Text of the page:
This is not so much a compendium of the experiences of those Americans present in Germany when the Third Reich began it’s ascent to power, but a character study of a particular family. There were a fair number Americans resident in Germany at that time, or just passing through; diplomatic personnel and their families, scholars, newspaper and radio reporters, travelers, businessmen, expatriates of all sorts, or even German-Americans paying extended visits to kin. The family of Ambassador William Dodd falls into the first category and Dodd himself into the second as well. He was an academic, a historian who earned his PhD at the University of Leipzig at the turn of the turn of the century, where he picked up fluency in the language and a deep affection for the country. He was a friend of Woodrow Wilson and when FDR’s administration was stuck to name an ambassador (when their first two choices declined) Dodd was tasked with the honor, which he took up from 1933-1937. Dodd was not a professional diplomat, and it soon emerged that those whom he had to work with at State Department didn’t think all that much of him. For one – he was not particularly wealthy and vowed to live in modest fashion while carrying out his assignment, which lasted from 1933 to 1937. This was rather a strike against him in the circles that he was expected to move; if the professionals had to put up with a patronage appointment, a rich one who would spend lavishly from his or her own purse while in pursuit of diplomatic objectives would make up in some fashion for the bother of conducting business with the host nation through an amateur.
Dodd emerges in this exhaustive account as an honorable, well-intentioned everyman, who didn’t quite grasp – at first – how totally he was out of his depth – or how German society disintegrated as the Nazis gradually tightened their grip. He did become painfully aware, even as his tour of duty continued, which is part of his tragedy. The senior Nazi party press attaché, the American-educated Ernst Hanfstaengl described Dodd as, “a modest little Southern history professor who ran his embassy on a shoestring and was probably trying to save money out of his pay … he teetered self-effacingly as if he were still on his college campus.” In any case, there may very well have been American diplomats, either amateur or professional, who would have done a more vigorous job when it came to protecting American citizens abroad, informing the US State Department and FDR regarding what was going on in Germany and in providing a means of escape for German Jews and other anti-Nazi dissidents. Likely such an ambassador would not have lasted any longer than Dodd, and the odds are at least as likely that another diplomat in that position would not have done any better. Dodd came to detest the Nazi régime, and upon resigning from office for reasons of ill-health – spoke publicly about the dangers posed by it. He felt himself to have been a failure at effecting any change in German policy during his tenure, but the consul general who worked most closely with him, George Messersmith, felt that very few Americans realized so thoroughly what was happening in Germany – and that Dodd’s own horror at it essentially paralyzed him.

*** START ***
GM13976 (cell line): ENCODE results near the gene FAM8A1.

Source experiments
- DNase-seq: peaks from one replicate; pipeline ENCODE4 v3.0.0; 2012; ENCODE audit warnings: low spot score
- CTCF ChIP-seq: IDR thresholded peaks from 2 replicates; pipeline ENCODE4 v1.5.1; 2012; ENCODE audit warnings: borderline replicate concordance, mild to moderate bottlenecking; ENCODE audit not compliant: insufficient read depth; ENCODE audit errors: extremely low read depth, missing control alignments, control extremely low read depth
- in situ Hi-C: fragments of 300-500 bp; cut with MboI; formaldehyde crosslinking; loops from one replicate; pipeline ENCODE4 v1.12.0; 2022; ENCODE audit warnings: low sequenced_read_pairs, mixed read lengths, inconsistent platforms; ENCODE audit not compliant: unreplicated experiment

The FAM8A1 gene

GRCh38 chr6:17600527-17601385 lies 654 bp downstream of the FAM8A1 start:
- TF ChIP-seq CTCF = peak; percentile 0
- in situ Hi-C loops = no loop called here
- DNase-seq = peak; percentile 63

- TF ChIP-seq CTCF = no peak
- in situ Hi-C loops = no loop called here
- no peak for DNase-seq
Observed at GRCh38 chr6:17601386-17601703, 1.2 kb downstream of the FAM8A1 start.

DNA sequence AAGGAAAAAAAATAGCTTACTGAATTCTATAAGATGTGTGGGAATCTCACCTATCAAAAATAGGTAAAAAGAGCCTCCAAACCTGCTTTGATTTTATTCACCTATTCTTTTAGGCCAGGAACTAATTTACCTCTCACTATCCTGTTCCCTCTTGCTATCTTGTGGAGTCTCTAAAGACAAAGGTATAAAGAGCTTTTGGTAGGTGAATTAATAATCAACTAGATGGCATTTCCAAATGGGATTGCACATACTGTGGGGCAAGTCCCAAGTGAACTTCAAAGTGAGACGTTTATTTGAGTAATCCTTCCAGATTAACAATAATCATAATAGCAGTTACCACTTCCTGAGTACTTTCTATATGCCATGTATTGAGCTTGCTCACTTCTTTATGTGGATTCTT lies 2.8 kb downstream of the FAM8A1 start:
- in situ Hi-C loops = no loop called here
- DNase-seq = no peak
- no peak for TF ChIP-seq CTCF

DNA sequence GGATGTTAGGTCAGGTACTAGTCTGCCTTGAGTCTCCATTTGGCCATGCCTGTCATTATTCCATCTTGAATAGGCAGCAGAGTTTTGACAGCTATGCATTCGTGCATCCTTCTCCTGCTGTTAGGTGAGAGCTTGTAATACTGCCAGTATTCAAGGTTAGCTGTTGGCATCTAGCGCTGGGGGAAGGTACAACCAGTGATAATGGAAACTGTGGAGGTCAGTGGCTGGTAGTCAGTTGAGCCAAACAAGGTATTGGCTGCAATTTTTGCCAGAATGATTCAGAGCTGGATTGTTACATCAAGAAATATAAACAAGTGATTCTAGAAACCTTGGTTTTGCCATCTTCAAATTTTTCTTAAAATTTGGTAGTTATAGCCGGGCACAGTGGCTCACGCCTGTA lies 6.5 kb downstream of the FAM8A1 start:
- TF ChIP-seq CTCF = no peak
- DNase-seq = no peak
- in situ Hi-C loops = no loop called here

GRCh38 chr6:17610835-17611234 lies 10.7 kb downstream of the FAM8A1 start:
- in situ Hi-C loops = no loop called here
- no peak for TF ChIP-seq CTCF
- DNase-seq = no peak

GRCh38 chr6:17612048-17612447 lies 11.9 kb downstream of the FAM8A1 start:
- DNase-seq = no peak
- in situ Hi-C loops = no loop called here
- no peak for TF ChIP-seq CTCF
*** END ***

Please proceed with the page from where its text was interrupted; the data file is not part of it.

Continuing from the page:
William Dodd’s wife and their two adult children, William Junior and Martha accompanied the Ambassador to Germany. Martha was married but separated from her first husband. Ernst Hanfstaengl wrote of her, “The best thing about Dodd was his attractive blond daughter … whom I got to know very well.” She may have had an affair with him – she certainly did with a long series of other top Nazis, including WWI flying ace Ernst Udet and Rudolf Diels, the first chief of the Gestapo, among others. She was then in her mid-twenties, with literary pretentions and a series of lovers already. Larson’s extensive sources combine to paint an unsparing portrait of a woman almost the exact opposite of her father. She was impulsive, promiscuous and with very little sense of consequences, especially if such consequences might interfere with indulging herself. One of her American lovers described her with a particularly telling phrase – she was like “a butterfly hovering around my p***s”. Her parents might have managed to keep themselves unaware of her amorous propensities, but the secret agencies of Germany and Russia were fully aware of the possibilities. Martha eventually fell heavily for a Soviet press attaché who was actually the NKVD agent in Berlin. She spied for the Soviets for years, even after her NKVD lover was executed during the Stalinist purges in 1938, eventually fleeing the US in the mid-1950s with her current husband after being subpoenaed several times to testify in several Soviet espionage cases. George Messersmith noted Martha’s affairs with distaste, eventually concluding that her conduct reflected very badly on her father, considering his position.
In the Garden of Beasts reads rather more like a novel than a straight history; always a boon to an ordinary reader interested in the history of a certain time and place. A novelist could not have made up characters like the conscientious, dutiful William Dodd and his self-indulging, self-centered daughter.
(Cross-posted at www.ncobrief.com)